With the sudden increase in gas prices, it may be time for some reflection. Honeyboy Edwards harkins back to his days of travelin’ with Big Joe Williams in 1932 on his Roamin’ and Ramblin’ disc.
Yep, gas was cheaper then, but Edwards’ iron-fisted grasp on his labor of love, the blues, wasn’t obstructed when he hoboed on trains in the ’30s and ’40s. And, even today, it has not diluted.
Considering today’s extreme inflation, Honeyboy’s songs (whether they were recorded in 1942 or 2007) have a defining resonance in hard times. He sings of the pain of being in the service, "The Army Blues," a harsh relationship with the opposite sex, "Apron Strings," and a lost bender, "I Was in New Orleans Last Night." The tunes range in time from 2007 to 1976 to 1942. There are even reminisces about Little Walter with Bobby Rush.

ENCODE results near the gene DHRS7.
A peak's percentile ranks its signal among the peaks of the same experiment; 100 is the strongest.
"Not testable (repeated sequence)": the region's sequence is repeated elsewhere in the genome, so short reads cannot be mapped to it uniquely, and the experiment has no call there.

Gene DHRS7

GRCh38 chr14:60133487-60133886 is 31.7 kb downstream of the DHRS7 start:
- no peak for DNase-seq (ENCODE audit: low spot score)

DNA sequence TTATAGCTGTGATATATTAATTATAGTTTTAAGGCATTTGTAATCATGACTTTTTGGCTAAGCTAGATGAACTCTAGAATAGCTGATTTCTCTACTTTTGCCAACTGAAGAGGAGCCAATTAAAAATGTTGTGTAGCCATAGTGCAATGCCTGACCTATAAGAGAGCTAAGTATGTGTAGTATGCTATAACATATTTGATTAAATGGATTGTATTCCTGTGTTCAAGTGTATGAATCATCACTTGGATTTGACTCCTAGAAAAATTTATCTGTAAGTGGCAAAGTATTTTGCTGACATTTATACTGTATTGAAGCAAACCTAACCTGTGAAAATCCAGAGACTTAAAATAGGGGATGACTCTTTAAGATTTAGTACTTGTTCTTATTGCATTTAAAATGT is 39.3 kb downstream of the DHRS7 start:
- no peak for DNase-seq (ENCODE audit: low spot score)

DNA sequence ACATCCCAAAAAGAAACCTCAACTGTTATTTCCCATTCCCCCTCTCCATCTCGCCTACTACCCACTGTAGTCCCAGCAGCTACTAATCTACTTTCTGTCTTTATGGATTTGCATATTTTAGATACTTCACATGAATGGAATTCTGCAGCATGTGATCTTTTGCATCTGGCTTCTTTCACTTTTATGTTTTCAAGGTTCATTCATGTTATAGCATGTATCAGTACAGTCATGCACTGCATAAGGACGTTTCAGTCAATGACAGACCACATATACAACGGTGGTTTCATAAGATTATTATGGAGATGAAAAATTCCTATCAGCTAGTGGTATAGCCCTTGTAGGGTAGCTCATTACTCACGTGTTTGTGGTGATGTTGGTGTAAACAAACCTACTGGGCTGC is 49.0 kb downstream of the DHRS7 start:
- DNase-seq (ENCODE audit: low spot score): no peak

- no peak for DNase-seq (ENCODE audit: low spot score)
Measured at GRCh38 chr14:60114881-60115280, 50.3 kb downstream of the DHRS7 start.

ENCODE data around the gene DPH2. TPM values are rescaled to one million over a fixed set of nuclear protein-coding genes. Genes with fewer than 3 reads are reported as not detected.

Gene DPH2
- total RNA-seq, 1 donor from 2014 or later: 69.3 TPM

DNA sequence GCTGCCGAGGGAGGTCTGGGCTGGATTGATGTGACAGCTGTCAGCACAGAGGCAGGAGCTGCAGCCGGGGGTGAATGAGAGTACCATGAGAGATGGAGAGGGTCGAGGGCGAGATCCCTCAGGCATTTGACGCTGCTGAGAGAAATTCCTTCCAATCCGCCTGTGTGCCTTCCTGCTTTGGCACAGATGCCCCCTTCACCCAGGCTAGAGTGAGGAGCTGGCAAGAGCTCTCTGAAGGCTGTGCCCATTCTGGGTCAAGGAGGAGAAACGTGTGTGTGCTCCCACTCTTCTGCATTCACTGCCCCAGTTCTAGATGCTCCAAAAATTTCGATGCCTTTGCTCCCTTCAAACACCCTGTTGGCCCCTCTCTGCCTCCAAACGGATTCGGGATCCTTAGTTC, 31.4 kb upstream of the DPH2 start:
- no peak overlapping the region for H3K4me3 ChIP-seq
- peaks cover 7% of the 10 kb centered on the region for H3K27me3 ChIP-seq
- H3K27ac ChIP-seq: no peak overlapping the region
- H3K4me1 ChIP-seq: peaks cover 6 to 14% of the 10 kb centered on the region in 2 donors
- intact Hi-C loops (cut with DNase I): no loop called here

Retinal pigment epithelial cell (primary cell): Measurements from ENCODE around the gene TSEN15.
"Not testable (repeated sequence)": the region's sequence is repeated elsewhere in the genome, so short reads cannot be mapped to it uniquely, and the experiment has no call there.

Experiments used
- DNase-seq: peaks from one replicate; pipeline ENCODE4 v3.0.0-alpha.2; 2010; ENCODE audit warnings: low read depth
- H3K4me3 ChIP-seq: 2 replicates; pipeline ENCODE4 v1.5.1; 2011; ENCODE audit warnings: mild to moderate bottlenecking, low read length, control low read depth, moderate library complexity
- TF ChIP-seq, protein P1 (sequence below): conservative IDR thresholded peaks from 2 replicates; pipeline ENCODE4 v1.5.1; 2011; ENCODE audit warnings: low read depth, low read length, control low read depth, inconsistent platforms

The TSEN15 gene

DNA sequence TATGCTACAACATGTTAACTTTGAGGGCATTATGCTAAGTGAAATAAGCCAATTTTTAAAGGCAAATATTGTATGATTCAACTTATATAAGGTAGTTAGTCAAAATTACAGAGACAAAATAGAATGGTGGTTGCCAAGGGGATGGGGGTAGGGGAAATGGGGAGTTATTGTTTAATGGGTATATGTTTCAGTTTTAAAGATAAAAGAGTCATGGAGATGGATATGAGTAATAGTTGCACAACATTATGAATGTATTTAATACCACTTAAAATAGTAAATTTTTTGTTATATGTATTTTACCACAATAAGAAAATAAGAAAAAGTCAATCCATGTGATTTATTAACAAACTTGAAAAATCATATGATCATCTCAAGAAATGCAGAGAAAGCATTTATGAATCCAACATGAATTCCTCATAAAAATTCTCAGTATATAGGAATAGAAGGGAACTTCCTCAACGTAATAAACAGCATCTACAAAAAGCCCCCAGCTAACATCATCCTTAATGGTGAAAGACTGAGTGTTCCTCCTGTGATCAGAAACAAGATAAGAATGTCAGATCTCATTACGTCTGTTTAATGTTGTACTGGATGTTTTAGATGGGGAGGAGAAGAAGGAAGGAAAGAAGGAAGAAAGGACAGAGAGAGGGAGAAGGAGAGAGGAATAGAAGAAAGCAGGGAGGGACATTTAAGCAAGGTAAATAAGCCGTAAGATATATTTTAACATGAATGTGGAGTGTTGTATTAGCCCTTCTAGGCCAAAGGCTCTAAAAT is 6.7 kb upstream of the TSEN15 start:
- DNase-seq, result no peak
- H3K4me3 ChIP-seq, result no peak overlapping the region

Along the way, Edwards is helped out by Rush, Michael Frank and Walter Horton on harmonica, and Paul Kaye on guitar. Honeyboy’s distillation of the music running through his mind is a marvel to experience on Roamin’ and Ramblin’.
"Trouble Everywhere I Go" from 1976 and "Freight Train Tale" from 1942 teaches the listener that misery loves company no matter what time period it is, and one can certainly find solace in the down and out experiences of Honeyboy Edwards on Roamin’ and Ramblin’.
Roamin’ and Ramblin’ is out now on Earwig Music.